Sen. Ed Markey leads congressional delegation to Taiwan after Pelosi visit

U.S. Sen Ed Markey led a bipartisan congressional delegation to Taiwan on Sunday to meet with senior leaders of the self-governed island to discuss relations with the United States and regional security, among other issues. Photo courtesy of Taiwan Foreign Ministry/Twitter

Aug. 14 (UPI) — Sen. Ed Markey, a Democrat from Massachusetts, led a bipartisan congressional delegation to Taiwan on Sunday to meet with senior leaders of the self-governed island to discuss relations with the United States and regional security, among other issues.

Markey will stay in Taiwan through Monday with Democratic Reps. John Garamendi and Alan Lowenthal of California, and Don Beyer of Virginia, as well as Republican Rep. Aumua Amata Coleman Radewagen, who represents American Samoa.

“Vice Minister [Alexander Tah-ray] Yui extended the warmest of welcomes to Taiwan’s longstanding friend Sen. Markey and his cross-party delegation,” Taiwan’s Foreign Ministry said in a statement.

“We thank the like-minded U.S. lawmakers for the timely visit and unwavering support.”

The American Institute in Taiwan, a de facto U.S. Embassy, said in a statement that the visit is part of a larger trip to the Indo-Pacific region.

“The delegation will meet with senior Taiwan leaders to discuss U.S.-Taiwan relations, regional security, trade and investment, global supply chains, climate change and other significant issues of mutual interest,” the American Institute statement reads.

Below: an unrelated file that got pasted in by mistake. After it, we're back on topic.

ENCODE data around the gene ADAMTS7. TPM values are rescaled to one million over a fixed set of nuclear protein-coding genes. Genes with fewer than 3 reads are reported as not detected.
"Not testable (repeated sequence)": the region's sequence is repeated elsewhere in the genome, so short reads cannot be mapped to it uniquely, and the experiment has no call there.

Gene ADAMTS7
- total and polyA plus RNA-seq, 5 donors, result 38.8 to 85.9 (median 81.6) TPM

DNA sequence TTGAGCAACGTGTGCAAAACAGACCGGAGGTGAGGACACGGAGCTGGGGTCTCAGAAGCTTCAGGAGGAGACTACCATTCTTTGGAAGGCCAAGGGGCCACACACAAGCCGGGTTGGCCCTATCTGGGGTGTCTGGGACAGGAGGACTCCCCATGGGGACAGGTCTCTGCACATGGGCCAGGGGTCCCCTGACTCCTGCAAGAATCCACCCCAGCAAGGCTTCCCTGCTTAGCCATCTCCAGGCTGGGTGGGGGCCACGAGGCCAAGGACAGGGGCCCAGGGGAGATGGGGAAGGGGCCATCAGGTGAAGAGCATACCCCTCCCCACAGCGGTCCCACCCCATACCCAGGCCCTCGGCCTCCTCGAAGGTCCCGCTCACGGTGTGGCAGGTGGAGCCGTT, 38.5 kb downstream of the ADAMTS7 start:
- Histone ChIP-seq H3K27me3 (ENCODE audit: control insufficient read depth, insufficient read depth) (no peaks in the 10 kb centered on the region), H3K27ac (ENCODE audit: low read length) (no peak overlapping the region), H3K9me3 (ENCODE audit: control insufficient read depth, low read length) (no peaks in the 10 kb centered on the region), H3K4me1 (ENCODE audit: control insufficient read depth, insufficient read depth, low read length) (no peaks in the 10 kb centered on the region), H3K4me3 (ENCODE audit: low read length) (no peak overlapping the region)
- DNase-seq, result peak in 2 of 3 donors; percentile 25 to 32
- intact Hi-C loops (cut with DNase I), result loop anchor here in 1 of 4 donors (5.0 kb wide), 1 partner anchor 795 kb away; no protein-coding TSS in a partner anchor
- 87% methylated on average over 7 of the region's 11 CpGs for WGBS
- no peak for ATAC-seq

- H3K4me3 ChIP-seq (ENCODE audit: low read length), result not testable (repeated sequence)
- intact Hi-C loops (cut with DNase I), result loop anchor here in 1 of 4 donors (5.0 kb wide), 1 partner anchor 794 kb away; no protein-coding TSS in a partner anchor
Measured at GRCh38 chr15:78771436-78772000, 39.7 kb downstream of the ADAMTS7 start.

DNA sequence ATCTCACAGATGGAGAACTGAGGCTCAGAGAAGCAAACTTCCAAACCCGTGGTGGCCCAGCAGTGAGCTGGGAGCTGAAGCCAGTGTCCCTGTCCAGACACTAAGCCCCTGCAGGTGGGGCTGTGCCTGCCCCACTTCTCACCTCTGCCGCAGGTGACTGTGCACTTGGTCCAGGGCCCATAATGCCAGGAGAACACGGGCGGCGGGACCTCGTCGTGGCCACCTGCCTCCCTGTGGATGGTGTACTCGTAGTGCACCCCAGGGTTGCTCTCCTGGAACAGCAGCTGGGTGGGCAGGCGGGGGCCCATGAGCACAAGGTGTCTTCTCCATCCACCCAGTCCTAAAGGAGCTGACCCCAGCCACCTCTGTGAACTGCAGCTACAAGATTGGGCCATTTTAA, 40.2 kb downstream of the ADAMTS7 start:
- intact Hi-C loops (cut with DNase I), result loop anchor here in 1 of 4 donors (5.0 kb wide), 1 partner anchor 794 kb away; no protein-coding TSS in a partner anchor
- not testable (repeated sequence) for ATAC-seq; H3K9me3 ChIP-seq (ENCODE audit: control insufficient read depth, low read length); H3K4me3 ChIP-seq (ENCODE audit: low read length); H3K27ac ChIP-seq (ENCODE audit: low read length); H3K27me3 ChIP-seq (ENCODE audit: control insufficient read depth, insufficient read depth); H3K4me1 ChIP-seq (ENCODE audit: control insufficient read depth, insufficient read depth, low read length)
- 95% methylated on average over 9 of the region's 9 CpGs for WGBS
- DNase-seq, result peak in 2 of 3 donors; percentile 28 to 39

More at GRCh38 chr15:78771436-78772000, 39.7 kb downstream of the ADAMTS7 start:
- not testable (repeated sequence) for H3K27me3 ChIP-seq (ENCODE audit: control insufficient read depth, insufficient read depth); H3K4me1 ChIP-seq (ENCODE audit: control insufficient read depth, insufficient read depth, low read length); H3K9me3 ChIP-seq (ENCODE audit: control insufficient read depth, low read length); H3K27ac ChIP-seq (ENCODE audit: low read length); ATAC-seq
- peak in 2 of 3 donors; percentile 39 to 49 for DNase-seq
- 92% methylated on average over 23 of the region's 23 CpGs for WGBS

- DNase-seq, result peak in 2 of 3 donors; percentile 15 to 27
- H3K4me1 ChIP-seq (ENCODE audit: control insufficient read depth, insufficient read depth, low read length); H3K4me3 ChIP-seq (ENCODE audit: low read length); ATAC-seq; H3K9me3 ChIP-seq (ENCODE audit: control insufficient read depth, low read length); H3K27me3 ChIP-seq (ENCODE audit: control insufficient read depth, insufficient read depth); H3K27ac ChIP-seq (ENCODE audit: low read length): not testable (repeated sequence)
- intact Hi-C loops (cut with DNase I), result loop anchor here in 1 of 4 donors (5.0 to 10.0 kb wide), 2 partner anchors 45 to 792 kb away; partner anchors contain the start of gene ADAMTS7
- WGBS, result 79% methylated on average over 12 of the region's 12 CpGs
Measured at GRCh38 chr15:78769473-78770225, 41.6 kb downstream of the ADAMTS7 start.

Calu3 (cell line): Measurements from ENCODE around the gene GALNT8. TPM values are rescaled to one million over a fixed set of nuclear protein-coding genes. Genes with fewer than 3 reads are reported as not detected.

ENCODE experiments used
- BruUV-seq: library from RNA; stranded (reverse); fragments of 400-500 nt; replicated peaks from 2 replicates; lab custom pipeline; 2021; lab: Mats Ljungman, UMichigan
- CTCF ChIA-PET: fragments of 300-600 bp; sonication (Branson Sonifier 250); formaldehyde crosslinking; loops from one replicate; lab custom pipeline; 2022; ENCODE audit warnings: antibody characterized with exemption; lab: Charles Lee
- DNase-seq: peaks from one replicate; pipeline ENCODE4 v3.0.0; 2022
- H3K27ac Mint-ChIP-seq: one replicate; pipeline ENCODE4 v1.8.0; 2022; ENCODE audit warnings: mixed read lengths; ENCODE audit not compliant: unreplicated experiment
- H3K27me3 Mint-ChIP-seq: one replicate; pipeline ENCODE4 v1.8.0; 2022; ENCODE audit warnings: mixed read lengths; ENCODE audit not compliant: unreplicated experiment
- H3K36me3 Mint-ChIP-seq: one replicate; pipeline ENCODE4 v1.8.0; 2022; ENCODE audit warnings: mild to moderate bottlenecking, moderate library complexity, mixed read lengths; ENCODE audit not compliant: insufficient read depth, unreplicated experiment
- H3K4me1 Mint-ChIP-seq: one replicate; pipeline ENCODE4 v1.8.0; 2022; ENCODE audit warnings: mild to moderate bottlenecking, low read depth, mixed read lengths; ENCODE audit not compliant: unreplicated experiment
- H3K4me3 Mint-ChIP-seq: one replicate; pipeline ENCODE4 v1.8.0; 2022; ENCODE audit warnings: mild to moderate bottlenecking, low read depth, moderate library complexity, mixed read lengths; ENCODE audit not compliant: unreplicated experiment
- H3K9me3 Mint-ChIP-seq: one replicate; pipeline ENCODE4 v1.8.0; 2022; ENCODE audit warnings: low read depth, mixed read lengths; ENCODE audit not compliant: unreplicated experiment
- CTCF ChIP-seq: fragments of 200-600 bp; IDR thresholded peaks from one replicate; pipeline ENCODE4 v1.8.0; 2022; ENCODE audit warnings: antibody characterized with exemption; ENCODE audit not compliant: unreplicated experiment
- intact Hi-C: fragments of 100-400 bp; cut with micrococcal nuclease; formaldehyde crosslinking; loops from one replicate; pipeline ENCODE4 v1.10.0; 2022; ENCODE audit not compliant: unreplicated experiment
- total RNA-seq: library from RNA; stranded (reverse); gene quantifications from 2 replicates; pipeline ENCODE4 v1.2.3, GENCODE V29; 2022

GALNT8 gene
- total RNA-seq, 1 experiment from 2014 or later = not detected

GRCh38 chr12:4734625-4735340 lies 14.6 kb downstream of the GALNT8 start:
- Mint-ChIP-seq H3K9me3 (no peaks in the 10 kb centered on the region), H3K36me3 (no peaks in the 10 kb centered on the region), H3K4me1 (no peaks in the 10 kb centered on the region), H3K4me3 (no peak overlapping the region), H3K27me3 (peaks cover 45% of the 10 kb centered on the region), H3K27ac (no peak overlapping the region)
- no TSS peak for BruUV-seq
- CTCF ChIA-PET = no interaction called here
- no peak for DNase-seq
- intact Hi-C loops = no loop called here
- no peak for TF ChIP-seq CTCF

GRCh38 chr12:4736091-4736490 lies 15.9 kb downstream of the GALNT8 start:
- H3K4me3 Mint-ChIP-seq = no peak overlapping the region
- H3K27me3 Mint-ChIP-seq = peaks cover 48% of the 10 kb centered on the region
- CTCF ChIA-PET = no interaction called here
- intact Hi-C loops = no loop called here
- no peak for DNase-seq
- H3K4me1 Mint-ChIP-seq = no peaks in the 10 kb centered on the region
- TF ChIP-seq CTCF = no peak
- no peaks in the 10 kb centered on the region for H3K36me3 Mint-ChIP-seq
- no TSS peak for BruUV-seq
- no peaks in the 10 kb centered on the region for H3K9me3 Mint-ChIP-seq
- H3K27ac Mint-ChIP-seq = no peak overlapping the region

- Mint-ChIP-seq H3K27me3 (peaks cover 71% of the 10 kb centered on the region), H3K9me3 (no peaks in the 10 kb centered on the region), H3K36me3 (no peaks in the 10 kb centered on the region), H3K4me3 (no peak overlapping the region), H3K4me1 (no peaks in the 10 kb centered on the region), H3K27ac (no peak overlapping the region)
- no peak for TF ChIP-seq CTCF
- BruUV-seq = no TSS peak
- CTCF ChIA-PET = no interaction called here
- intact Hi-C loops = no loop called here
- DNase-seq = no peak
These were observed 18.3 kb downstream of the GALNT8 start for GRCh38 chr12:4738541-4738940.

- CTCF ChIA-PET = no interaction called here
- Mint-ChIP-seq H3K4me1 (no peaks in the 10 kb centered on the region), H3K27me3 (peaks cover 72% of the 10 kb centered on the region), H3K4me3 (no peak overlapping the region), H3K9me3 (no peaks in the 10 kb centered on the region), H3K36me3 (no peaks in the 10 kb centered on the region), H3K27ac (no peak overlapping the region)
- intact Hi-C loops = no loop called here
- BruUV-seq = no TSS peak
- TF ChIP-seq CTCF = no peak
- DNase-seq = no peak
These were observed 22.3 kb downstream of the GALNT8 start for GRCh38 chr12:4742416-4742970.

U.S. House Speaker Nancy Pelosi visited Taiwan sparking a military response from the Chinese government which then conducted daily drills in the Taiwan Strait earlier this month.

Taiwan’s Defense Ministry said that “multiple” Chinese aircraft and naval vessels were detected in the Taiwan Strait last weekend conducting a possible simulated attack.

The Taiwan Strait separates mainland China and Taiwan, a self-governing republic claimed by China. The exercise on Friday and Saturday are a sign of escalating tensions between the two entities.

Mainland China and the island of Taiwan, among other islands, were ruled by the Republic of China before the ROC lost the Chinese Civil War in the early 20th century to the Chinese Communist Party, which established the new government of the People’s Republic of China in October 1949.

The ROC in turn established a temporary capital in Taipei on the island of Taiwan, a former Japanese territory, in December 1949 and served as the seat for China at the United Nations until it was replaced by the People’s Republic of China in 1971 as foreign countries switched their diplomatic relations.

China views Taiwan and its 23 million residents as a wayward province and has vowed to retake it by force, if necessary. Many supporters of Taiwan have since argued that it is already an independent sovereign state separate from mainland China, which has never controlled Taiwan.

Ned Price, the spokesman for the U.S. State Department, said Friday that the United States “remains committed to our One China policy.”

“We oppose any unilateral changes to the status quo from either side, we do not support Taiwan independence, and we expect cross-Strait differences to be resolved by peaceful means,” Price said.

Pelosi has been criticized by former President Donald Trump for her visit to Taiwan which stoked tensions with China, claiming that she “played right into” China’s hands.

“What’s happened in China, Taiwan, what’s going on — she played right into their hands because now they have an excuse to do what they’re going to do,” Trump said during a lengthy speech at the Conservative Political Action Conference in Texas last weekend.

Pelosi has since defended her visit which she said she made “to say we have a strong relationship built on status quo, which we support.”

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